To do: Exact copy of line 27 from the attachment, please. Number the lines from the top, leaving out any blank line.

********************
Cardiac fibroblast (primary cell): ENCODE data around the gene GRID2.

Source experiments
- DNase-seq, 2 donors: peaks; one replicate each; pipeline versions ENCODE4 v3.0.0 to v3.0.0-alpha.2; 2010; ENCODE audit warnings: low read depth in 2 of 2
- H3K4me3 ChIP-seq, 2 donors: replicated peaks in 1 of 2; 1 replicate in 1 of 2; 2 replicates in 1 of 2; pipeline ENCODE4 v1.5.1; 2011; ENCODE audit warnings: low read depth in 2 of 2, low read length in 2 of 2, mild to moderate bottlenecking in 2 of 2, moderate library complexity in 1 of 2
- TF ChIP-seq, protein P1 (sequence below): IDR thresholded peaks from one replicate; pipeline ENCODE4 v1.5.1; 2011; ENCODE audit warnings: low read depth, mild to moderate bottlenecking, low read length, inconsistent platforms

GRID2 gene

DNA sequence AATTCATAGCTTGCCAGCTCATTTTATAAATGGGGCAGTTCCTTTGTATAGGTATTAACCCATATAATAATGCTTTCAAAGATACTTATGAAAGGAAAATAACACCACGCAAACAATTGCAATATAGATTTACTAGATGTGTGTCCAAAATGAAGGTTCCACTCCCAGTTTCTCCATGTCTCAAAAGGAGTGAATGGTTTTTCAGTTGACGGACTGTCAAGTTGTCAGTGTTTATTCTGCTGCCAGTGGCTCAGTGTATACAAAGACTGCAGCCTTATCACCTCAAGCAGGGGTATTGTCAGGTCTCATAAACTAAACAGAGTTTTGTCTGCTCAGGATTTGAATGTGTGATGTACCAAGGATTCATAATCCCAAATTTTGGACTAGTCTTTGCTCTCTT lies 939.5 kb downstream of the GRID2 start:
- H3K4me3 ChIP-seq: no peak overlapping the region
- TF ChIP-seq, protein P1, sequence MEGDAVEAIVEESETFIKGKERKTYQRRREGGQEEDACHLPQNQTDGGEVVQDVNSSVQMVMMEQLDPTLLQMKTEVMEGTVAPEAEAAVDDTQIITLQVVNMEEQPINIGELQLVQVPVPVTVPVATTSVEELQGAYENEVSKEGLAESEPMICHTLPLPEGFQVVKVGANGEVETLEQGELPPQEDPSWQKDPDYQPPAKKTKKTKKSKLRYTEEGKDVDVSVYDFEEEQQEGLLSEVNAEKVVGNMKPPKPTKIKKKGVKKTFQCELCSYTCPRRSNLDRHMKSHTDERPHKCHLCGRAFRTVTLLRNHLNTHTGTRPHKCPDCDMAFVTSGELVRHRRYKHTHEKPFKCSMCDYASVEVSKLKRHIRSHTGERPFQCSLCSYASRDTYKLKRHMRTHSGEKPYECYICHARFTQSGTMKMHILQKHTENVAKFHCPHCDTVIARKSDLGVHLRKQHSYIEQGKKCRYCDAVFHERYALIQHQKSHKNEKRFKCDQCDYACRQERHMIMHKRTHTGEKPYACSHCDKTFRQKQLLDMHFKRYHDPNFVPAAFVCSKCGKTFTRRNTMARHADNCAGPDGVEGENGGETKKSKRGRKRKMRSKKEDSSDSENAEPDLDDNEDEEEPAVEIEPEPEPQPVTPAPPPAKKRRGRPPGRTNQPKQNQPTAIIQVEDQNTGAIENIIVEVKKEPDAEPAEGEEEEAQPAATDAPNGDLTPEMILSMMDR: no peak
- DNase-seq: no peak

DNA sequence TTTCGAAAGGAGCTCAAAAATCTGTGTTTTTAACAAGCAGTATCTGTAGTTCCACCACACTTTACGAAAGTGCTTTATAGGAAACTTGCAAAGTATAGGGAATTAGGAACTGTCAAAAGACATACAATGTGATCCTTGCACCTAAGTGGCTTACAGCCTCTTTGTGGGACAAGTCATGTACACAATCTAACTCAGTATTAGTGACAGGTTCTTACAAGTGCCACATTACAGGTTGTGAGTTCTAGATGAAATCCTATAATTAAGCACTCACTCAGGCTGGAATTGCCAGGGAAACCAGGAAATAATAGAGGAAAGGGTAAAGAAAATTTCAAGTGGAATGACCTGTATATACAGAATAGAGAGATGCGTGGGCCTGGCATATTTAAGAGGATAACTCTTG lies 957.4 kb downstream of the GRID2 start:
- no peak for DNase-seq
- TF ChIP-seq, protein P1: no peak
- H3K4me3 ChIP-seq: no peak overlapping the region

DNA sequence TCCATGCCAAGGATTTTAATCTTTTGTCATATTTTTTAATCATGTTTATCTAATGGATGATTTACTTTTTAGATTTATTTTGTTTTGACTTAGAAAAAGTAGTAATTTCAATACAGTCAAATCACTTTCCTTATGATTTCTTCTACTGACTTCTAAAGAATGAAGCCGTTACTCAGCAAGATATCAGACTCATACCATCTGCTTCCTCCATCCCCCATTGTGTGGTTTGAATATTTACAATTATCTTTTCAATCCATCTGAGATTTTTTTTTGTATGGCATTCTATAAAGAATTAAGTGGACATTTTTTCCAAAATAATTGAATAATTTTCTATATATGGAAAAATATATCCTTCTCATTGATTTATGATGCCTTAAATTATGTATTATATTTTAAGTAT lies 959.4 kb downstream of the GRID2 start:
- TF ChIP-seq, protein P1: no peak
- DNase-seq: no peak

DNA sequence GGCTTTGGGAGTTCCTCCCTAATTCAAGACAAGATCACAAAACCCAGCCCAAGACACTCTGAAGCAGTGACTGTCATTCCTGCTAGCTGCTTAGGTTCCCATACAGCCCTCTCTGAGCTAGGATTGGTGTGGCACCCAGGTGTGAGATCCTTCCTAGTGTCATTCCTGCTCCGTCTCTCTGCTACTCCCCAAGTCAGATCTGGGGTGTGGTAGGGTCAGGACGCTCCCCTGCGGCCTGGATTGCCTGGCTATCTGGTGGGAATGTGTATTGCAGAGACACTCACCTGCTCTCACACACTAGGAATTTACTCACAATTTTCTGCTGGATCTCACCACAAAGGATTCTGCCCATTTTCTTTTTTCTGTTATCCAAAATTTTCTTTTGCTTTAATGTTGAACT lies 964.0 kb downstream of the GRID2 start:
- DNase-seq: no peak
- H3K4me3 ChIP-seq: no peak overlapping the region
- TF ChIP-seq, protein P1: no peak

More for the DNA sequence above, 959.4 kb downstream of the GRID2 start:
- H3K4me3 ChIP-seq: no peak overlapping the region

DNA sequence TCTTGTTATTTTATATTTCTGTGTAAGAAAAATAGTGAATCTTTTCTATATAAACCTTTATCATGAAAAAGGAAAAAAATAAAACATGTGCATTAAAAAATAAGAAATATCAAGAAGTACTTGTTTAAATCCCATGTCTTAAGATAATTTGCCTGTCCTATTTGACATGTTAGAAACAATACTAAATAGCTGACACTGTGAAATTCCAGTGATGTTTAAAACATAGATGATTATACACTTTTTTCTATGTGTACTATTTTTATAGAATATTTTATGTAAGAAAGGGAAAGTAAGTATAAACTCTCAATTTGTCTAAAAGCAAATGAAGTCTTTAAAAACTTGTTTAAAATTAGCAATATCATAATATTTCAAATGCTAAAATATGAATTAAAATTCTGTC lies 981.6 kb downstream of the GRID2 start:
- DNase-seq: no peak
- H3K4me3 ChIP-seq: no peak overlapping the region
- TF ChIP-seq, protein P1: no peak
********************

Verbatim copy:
- TF ChIP-seq, protein P1: no peak